Sometimes it is unclear who the correct defendant is in a wrongful death claim. This can happen when filing suit against a business; many corporate franchises and companies could use various names in public that are different from their corporate names.
If you sue the incorrect entity or person, and the statute of limitations lapses, you cannot amend the complaint to add the proper entity, even if you sued the incorrect entity incorrectly. To avoid this problem, speak to a wrongful death attorney as soon as possible. They can go over any relevant documents and investigate to find every defendant who could be liable for the person’s death. Suing the correct person or entity is critical to the success of your claim.
Before working with an attorney, you need to know if you have a possible wrongful death claim. To decide if you have a potential case, consider two questions:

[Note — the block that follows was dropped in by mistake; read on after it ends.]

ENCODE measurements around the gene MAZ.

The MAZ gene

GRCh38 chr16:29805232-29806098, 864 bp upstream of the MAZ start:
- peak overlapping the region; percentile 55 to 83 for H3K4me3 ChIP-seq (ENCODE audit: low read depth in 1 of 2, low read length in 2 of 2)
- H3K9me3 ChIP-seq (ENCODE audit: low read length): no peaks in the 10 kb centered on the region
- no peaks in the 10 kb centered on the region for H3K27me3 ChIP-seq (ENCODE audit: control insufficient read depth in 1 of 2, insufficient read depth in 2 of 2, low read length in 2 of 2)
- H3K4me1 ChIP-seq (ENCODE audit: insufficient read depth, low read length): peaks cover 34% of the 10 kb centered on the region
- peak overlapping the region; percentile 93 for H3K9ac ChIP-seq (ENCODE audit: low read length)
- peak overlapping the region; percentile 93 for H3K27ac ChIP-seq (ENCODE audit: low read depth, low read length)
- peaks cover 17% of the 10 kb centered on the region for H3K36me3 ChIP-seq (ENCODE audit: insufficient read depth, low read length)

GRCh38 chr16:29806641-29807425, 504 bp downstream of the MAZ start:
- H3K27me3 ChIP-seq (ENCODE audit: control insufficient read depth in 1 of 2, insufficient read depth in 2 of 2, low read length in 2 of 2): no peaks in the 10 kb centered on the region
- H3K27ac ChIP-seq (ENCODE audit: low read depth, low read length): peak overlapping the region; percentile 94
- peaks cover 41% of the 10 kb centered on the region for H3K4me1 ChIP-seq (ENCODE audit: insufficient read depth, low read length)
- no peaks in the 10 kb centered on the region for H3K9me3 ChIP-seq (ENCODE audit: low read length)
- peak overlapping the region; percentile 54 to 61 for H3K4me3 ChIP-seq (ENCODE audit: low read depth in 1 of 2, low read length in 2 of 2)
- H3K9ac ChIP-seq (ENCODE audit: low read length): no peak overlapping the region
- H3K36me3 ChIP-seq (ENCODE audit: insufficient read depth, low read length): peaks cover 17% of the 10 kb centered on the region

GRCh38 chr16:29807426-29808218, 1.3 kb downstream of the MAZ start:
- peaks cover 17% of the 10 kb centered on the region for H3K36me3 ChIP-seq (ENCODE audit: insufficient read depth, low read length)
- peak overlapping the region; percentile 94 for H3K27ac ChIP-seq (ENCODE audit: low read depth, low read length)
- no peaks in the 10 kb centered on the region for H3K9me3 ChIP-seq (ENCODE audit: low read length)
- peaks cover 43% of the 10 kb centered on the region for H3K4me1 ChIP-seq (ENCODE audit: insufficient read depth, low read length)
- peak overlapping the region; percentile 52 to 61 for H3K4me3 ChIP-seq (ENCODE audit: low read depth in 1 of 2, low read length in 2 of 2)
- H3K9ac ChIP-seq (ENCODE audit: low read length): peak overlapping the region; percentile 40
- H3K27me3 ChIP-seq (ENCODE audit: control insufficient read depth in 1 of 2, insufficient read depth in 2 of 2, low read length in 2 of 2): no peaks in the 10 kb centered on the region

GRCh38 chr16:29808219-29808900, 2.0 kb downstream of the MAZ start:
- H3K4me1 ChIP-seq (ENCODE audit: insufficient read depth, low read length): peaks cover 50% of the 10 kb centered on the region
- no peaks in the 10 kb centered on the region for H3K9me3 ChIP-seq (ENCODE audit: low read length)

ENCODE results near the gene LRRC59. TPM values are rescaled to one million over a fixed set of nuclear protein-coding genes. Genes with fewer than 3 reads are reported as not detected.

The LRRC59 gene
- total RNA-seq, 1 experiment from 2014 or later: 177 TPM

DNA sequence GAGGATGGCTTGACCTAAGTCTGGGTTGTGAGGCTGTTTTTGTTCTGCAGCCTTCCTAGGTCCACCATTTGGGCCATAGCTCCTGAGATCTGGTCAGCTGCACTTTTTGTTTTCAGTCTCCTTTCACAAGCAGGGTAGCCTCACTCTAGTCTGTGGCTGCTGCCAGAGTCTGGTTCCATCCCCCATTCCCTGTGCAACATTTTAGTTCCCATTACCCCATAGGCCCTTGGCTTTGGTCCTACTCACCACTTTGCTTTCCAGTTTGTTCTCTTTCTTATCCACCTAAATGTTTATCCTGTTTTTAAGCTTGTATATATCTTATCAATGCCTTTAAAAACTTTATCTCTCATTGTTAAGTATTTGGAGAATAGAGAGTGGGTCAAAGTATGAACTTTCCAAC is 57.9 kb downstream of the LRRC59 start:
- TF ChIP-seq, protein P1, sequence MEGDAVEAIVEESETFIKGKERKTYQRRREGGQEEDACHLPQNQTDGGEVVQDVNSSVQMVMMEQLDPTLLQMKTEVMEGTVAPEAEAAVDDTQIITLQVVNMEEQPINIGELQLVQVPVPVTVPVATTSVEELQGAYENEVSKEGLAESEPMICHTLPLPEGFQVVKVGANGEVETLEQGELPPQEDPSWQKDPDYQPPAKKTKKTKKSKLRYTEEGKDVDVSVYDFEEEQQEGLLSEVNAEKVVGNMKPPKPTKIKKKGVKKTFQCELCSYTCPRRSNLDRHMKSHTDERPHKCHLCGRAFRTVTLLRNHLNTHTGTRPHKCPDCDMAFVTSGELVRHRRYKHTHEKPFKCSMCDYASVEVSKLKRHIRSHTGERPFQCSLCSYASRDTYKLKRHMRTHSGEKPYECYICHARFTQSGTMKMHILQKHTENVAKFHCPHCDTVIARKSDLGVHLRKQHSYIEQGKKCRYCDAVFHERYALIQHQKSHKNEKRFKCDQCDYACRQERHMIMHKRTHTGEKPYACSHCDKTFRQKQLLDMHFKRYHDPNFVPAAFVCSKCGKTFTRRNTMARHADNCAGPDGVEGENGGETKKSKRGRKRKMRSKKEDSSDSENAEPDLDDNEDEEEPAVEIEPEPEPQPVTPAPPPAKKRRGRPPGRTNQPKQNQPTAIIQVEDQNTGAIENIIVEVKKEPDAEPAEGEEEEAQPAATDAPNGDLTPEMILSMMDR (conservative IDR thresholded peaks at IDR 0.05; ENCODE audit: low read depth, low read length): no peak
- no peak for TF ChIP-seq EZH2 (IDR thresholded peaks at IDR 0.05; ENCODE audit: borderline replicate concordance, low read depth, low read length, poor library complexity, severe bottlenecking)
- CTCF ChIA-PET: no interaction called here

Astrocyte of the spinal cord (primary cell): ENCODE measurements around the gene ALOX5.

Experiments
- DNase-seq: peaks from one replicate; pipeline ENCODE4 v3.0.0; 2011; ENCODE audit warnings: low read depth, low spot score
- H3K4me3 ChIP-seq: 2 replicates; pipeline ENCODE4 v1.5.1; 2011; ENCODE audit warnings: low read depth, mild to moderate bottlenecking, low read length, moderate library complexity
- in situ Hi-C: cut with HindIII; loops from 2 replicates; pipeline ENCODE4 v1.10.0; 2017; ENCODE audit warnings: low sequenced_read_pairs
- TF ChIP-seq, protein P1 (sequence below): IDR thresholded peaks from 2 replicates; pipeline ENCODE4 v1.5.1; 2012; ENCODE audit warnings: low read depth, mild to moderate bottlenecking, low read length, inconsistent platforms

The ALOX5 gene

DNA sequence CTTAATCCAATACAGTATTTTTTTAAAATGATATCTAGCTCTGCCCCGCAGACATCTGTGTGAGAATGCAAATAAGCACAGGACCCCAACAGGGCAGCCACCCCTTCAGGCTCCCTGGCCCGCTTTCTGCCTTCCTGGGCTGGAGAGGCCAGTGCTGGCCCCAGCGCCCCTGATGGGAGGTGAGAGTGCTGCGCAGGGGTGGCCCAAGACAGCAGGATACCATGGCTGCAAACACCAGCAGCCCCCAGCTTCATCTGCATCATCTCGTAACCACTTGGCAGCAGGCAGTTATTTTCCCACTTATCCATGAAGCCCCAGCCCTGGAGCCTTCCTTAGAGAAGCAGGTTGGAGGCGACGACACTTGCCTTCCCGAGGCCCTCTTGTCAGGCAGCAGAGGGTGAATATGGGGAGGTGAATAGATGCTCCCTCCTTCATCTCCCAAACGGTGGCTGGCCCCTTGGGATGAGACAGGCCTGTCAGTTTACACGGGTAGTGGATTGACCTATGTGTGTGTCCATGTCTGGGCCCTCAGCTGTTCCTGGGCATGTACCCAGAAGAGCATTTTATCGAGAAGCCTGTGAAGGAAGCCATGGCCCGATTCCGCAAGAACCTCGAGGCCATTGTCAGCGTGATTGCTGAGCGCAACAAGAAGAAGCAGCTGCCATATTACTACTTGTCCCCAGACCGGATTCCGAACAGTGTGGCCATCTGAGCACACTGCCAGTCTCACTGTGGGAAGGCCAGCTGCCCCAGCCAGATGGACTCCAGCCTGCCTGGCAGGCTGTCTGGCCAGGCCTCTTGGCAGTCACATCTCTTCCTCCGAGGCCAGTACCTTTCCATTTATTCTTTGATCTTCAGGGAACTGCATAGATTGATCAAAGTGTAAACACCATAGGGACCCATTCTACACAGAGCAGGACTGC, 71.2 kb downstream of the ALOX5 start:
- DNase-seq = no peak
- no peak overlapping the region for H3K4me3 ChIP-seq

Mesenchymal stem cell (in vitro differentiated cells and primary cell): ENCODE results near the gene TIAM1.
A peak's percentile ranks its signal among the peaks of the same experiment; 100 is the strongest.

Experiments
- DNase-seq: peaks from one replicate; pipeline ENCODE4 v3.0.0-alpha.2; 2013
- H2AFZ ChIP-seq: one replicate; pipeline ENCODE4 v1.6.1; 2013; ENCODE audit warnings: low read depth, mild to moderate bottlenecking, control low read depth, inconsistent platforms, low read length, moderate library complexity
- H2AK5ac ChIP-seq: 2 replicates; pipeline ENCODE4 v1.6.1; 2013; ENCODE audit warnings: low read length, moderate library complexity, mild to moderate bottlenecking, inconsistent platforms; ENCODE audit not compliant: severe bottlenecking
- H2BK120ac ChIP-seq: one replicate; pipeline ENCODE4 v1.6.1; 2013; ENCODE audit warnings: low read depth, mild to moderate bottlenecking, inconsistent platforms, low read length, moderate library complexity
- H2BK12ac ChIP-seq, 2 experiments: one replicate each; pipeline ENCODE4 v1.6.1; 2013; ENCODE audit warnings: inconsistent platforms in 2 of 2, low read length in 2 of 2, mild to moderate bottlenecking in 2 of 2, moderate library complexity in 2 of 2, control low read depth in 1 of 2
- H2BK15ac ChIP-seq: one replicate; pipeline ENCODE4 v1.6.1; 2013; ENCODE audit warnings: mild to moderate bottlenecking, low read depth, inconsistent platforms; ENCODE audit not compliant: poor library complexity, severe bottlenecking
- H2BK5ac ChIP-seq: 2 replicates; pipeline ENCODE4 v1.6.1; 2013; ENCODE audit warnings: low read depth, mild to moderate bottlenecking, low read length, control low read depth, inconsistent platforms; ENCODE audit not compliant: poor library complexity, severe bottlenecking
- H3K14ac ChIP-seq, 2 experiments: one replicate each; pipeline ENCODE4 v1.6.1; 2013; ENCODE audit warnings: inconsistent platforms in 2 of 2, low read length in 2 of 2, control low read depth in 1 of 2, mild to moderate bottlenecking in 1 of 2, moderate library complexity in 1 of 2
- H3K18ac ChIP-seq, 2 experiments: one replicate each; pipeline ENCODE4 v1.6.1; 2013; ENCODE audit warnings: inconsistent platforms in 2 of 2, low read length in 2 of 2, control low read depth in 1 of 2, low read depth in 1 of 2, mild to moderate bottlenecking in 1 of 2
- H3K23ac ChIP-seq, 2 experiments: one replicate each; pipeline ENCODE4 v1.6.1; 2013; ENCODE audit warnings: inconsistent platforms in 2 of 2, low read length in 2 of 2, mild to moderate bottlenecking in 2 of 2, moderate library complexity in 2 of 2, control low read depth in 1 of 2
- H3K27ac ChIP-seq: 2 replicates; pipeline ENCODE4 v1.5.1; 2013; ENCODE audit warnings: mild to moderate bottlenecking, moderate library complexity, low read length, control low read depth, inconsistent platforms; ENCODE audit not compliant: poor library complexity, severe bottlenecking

If you can answer ‘yes’ to these questions, you could have a claim, and you should call a wrongful death attorney today. Your attorney will inform you of the types of evidence you will need to prove your claim. They also will tell you the potential damages you could receive in a settlement or verdict award. Before you contact an attorney, it can help to collect evidence, such as pictures, witness statements, and police reports. That way, the attorney will have a better idea of what happened.
The success of your Illinois wrongful death claim depends on convincing evidence. Depending on the details of the accident and subsequent injuries, the following evidence could be critical to proving the claim:
Did your loved one pass away in a workplace accident? Your attorney can review the firm’s safety and training records. A review of these records could show that the company did not adhere to proper training and safety methods, contributing to the accident. This would establish negligence by proving that the company did not fully train employees. It also shows the employer owed your loved one a duty of care.